“Important notice for Shanghai Pudong Airport for August 20, 2021” – Scan Global Logistics Airfreight Department posts a notification of disruption to international cargo flight operations following a positive Covid-19 diagnosis among ground handling staff at the airport. It is one of an ongoing series of challenges restricting the movement of cargo into and out of China.
China’s “Zero Tolerance” policy in the face of the latest Covid-19 outbreaks “is good for the pandemic, but bad for the supply chain," Dawn Tiura, CEO of Sourcing Industry Group, is
quoted as saying in a recent Reuters interview. With the latest Delta variant making its way across various airports and ports, the risk of “Zero Movement” in cargo is ever prevalent. The
question is just which part of the supply chain is the next to be affected?
All I want for Christmas…
With 7 of the 10 busiest cargo seaports in the world located in China, along with 4 of the world’s 20 busiest airports in terms of air freight, a single disruption somewhere along the line has a huge knock-on effect. And this is against a backdrop of already severe capacity restrictions coupled with rapidly increasing cargo volumes. Already back in JUN21, industry experts were warning shippers of delays to Christmas 2021/22 orders, given that these were piling in 2-3 months earlier than usual. At the time, they predicted late AUG21 as the likely cut-off date for orders, though some forwarders were already refusing new customers in order to best be in a position to secure capacity for their existing business partners. Space that is additionally impacted by the tens of thousands of empty shipping containers stuck in various ports around the world and not where they need to be. This ongoing sea freight schedule chaos puts an extra strain on the much smaller road, rail, and air alternatives.
Shifting Sands, Winds, and Rates
In addition to the pandemic-related volatilities spilling over from 2020, severe weather has also affected Chinese logistics. In mid-JUL21, devastating and record-breaking floods in central China greatly impacted road and rail movement. This was followed soon after by the onset of Typhoon In-Fa, which led to the closure of railways and ports in the Shanghai region, and 90% of flights being cancelled. Yet, alongside these natural disasters, the WTO states that “COVID-19 continues to pose the greatest threat to the outlook for trade, as new waves of infection could easily undermine the recovery.” World merchandise trade is at the highest it has ever been, but looks to be plateauing, and the capacity restrictions have pushed cargo rates astronomically high which, in turn, drive trade costs up. The WTO says the indications are there “that the pace of recovery is likely to decelerate in the near term.”
“One Belt, One Road…Block”…
As if natural disasters and ongoing capacity shortages are not enough, political restraints pose further challenges. The U.S. recently imposed a capacity cap on four Chinese carriers, limiting their passenger capacity to 40% on four routes to the U.S., in response to China’s 40% cap on United Airlines following claims that five passengers on board a United Airlines San Francisco (SFO) to Shanghai (PVG) flight on 21JUL21 tested positive for COVID-19. The Civil Aviation Administration of China (CAAC) had offered three choices of either cancelling 2 SFO flights, operating 2 without passengers, or run 4 inbound flights with a 40% cap. The latter was chosen and came into force on 11AUG21. While this affected passenger’s traffic in the first instance, these “circuit breaker” regulations lead to restricted cargo capacities, too, in cases where already less frequent flights are cancelled. Regarding rail cargo, the Chinese-Lithuanian rail connection is currently at risk of suspension following Lithuania’s pledge in JUN21 to donate 20,000 vaccines to Taiwan without first involving China. The One Belt rail connection between China and Europe has boomed as a cost- and time-efficient alternative to sea freight of late, though with a train being able to take 50 containers compared to between 10,000 to 20,000 per ship, that alternative has its limitations.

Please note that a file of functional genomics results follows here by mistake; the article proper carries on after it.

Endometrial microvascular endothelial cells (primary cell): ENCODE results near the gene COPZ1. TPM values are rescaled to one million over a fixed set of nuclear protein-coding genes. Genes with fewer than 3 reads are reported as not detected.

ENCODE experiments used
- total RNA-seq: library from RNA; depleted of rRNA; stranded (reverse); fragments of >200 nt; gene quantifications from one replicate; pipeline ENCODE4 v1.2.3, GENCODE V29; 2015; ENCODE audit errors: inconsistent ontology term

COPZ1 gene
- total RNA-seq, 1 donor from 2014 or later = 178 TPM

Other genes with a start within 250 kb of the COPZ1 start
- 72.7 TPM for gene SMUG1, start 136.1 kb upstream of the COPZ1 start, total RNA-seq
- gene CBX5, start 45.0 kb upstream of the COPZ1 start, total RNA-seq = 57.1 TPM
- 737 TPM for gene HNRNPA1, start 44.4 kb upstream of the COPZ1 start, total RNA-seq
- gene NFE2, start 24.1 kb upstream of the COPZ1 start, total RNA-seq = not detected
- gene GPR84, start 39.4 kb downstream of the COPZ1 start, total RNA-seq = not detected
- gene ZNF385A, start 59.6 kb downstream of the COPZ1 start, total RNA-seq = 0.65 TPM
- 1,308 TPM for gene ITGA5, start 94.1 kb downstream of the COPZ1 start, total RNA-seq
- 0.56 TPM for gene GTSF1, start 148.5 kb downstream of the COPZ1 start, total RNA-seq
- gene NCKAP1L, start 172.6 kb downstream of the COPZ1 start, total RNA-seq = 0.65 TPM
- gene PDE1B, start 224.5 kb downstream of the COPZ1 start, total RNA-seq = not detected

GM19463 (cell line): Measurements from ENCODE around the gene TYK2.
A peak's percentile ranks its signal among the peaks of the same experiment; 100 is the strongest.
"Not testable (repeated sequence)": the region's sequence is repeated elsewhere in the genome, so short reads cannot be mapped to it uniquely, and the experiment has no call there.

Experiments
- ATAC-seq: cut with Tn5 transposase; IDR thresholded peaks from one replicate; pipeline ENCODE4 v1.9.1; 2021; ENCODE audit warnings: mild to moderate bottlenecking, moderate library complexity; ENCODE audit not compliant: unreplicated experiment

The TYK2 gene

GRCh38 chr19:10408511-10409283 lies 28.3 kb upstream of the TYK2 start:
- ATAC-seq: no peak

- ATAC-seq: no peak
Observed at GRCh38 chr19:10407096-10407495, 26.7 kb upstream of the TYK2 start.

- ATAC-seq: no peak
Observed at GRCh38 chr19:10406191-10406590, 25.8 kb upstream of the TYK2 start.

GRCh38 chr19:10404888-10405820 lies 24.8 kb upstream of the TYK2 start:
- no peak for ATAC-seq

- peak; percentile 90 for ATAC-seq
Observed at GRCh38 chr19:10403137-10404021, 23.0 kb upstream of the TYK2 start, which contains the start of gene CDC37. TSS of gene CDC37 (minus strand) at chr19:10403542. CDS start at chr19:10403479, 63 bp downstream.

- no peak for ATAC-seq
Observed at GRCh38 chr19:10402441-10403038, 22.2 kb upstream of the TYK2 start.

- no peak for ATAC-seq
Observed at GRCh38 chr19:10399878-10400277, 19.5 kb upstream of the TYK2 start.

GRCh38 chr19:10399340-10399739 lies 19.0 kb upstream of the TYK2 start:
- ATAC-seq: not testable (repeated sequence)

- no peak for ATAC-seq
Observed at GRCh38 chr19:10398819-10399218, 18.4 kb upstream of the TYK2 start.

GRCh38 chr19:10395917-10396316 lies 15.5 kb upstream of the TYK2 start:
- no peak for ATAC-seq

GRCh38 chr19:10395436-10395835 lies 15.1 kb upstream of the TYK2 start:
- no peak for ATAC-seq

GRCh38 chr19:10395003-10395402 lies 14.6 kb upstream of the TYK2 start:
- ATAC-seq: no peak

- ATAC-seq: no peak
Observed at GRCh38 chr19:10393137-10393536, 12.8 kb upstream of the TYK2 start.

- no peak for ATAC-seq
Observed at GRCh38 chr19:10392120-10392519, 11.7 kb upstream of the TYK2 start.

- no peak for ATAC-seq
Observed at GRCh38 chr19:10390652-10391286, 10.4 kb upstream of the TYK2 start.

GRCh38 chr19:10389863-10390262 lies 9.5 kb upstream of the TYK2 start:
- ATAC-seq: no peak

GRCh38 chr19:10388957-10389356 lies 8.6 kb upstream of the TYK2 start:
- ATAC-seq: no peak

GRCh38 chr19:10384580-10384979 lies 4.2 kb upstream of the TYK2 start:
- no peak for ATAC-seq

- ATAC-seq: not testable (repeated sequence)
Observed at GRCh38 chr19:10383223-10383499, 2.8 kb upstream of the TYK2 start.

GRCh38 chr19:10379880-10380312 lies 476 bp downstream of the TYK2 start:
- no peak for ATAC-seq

The Human Delta
The largest air cargo threat is the fallout that occurs from Covid-19-related problems happening at various Chinese airports, leading to drops in cargo operating capacity of between 30% and 60%. Delta entered China back in MAY21, and since then, the “Zero Tolerance” policy has led to upheavals. With partial airport closures and resulting drops in airline traffic, to cargo handling backlogs, to reduced handling efficiency because of having to wear protective clothing, to freighter and passenger flight cancellations because of crew operating restrictions in face of Covid-19 regulations, to ground handling staff even resigning from their jobs in view of the untenable, strict quarantine regulations (work for seven days followed by a 7-day hotel quarantine and then 7 days home-quarantine). And all this in a peak cargo situation.
The Scan Global Logistics message is one that could pop up at any of China’s airports over the next weeks and months: “As the largest airport within China for cargo operations, we anticipate this situation to have a significant knock-on effect on available capacity. With the current workforce restrictions in place, cargo operations throughout the region have faced ongoing challenges, with this latest information impacting the market further.
Currently, limited information is available on the impact on operating schedules
as Airlines await official notifications from relevant authorities. However, it is
anticipated cargo will incur delays as flight schedules are adjusted.”
Covid-19 continues to demand flexibility from everyone… and Santa may not be able to fulfil PlayStation wish this year.
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